The straw into gold was in there, too.

Yes. And that was pure joy. I would go through my kids’ fairytale books. And I thought, “Have I forgotten any?”

Did this book come quickly to you? It reads so breathlessly.

Very quickly. Between the dream and the end of the first draft was 16 days. But then it needed a lot of revision. I’m not saying that the book was done in 16 days. It was like a drop of water crystallizing into a snowflake. It just happened immediately. All these ideas came to me, and I was in a daze. So much fun to write.

Princess Ben and D.J., the heroine of Dairy Queen, struck me as similar types of women. They break a lot of traditional rules. Even their names are pretty nontraditional. Were you trying to create a particular type of woman as a role model for young children?

If I had to do it over again, I would give D.J. a more feminine name—if you can go back and erase your books and start again. At the time when I was developing the character, she struck me as someone who would value having a very gender neutral, if not masculine, name. It says a lot about her character at the beginning of the story. She really thinks of herself as a boy and wants this boyish name.

And then with Ben. I love the name Ben. I have a nephew named Ben. It’s a great name. And there it was like, ooh, I know what her name’s going to be. It’s also driven by the plot, because she has to spend about a quarter of the book as a boy. It makes that a lot easier. But I’m very self-conscious about the fact that I’ve created two strong female characters who have male names. I’m not sure what it means. I wish I could tweak it a little bit.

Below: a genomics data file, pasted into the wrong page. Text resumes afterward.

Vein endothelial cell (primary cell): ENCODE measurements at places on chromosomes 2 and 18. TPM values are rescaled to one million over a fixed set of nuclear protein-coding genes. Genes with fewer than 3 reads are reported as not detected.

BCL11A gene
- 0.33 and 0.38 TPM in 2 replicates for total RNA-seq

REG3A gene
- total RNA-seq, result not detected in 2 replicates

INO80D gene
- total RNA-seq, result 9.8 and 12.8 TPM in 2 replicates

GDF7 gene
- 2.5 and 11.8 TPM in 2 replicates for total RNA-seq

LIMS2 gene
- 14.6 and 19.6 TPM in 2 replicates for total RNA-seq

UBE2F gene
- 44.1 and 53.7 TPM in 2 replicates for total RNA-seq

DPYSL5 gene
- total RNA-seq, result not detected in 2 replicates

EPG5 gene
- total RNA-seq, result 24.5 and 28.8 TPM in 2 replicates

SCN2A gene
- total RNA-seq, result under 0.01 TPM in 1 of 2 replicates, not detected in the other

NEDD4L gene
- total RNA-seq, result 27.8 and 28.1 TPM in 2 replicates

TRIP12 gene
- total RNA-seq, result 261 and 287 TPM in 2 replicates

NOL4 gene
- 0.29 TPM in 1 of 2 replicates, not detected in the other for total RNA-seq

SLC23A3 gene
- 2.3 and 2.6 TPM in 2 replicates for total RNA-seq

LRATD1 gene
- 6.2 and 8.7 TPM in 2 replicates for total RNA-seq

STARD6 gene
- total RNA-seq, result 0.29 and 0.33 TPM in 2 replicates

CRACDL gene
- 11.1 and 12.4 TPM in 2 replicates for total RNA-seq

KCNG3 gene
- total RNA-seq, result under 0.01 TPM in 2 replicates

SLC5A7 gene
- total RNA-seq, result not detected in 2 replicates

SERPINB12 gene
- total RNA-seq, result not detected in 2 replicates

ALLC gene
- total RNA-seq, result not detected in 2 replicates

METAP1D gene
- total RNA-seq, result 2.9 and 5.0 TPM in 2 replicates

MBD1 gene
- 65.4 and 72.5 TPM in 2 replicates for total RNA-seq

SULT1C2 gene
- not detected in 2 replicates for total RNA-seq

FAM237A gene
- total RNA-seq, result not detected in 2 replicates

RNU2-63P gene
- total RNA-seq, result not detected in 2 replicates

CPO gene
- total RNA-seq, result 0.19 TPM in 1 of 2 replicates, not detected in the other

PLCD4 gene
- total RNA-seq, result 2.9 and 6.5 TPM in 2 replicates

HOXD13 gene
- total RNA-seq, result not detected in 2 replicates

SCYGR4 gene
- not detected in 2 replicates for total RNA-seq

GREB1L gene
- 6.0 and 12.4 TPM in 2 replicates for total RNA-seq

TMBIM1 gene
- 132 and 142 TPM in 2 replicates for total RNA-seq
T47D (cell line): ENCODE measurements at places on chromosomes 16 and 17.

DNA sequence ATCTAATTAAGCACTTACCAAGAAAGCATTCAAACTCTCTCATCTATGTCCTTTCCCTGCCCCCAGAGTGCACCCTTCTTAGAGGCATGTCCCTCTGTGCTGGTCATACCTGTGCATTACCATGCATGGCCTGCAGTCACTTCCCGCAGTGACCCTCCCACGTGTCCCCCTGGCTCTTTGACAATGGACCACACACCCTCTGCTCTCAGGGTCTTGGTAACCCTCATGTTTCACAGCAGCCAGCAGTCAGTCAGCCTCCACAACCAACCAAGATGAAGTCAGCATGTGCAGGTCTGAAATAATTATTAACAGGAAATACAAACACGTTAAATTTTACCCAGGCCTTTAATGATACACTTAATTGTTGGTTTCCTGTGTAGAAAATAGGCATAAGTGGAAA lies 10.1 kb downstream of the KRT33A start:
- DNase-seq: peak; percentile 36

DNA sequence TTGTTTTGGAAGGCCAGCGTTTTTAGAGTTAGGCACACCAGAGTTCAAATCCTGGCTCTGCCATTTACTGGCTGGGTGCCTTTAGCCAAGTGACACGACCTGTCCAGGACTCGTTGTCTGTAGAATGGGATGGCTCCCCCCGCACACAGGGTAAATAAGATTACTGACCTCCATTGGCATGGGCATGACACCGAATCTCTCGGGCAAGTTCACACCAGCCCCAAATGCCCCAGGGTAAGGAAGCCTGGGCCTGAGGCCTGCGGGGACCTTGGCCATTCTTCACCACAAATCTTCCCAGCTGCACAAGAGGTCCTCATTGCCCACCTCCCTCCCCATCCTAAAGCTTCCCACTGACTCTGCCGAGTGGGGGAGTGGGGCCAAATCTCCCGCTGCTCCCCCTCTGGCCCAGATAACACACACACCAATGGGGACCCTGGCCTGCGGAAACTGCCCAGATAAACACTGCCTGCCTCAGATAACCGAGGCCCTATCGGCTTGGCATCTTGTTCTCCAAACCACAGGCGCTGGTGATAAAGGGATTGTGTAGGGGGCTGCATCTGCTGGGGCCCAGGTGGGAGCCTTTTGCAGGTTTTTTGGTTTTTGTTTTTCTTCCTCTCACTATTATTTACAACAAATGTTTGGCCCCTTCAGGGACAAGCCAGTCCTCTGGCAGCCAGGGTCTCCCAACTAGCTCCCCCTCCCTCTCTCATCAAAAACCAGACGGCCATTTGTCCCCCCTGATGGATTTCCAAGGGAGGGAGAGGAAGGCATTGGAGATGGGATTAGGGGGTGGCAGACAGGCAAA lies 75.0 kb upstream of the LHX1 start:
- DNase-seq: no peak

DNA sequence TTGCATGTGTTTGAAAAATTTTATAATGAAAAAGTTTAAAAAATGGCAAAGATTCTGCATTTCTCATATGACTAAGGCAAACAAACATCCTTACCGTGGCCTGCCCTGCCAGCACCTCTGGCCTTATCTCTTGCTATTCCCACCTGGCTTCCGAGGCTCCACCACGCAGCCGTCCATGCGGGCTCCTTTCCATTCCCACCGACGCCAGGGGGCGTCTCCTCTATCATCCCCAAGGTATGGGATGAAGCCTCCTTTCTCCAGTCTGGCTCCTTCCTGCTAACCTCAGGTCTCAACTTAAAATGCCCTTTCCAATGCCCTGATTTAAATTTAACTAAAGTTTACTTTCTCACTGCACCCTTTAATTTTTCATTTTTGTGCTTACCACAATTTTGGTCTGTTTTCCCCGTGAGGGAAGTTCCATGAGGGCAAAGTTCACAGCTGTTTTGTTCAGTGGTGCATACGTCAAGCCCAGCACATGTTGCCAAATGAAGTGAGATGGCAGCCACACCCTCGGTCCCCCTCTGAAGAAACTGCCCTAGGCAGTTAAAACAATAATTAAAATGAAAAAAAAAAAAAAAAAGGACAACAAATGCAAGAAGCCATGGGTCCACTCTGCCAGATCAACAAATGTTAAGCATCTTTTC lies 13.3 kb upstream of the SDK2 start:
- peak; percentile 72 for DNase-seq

Ben and D. J. are both large women, who like to eat.

I’m so sensitive about teen girls and body image. It doesn’t matter, and no one dislikes you. Don’t worry about it, accept who you are. That was actually a big message for both books.

Who was your favorite character in Princess Ben?

Sophia, the queen. When I started writing the book, I actually started with her, with this stepmother figure. And I got about two or three chapters and I thought, wait a minute, this is a much more interesting woman than I’m giving her credit for, than the archetype gives her credit for. What motivates her? Who is she? I began developing her as a powerful figure who has no childrearing skills at all, but a lot of other skills that come out over the course of the story.

I liked the fact that she went against the grain of being the wicked stepmother.

And that meant a lot to me, to be able to explore how Ben was a victim in the first half of the story, and for the reader to be able to look back. She isn’t a victim; she’s a pain in the neck. It was a writing challenge but in the best possible sense.

You’ve been writing so fast, one book a year. When will the third book in the Dairy Queen trilogy come out?

Front and Center was supposed to come out in spring ’09. Luckily my editor said let’s slow down a bit and have it come out in the fall of ’09.

Princess Ben by Catherine Gilbert Murdock. Houghton, $16, 978-0-618-95971-6 ages 12-up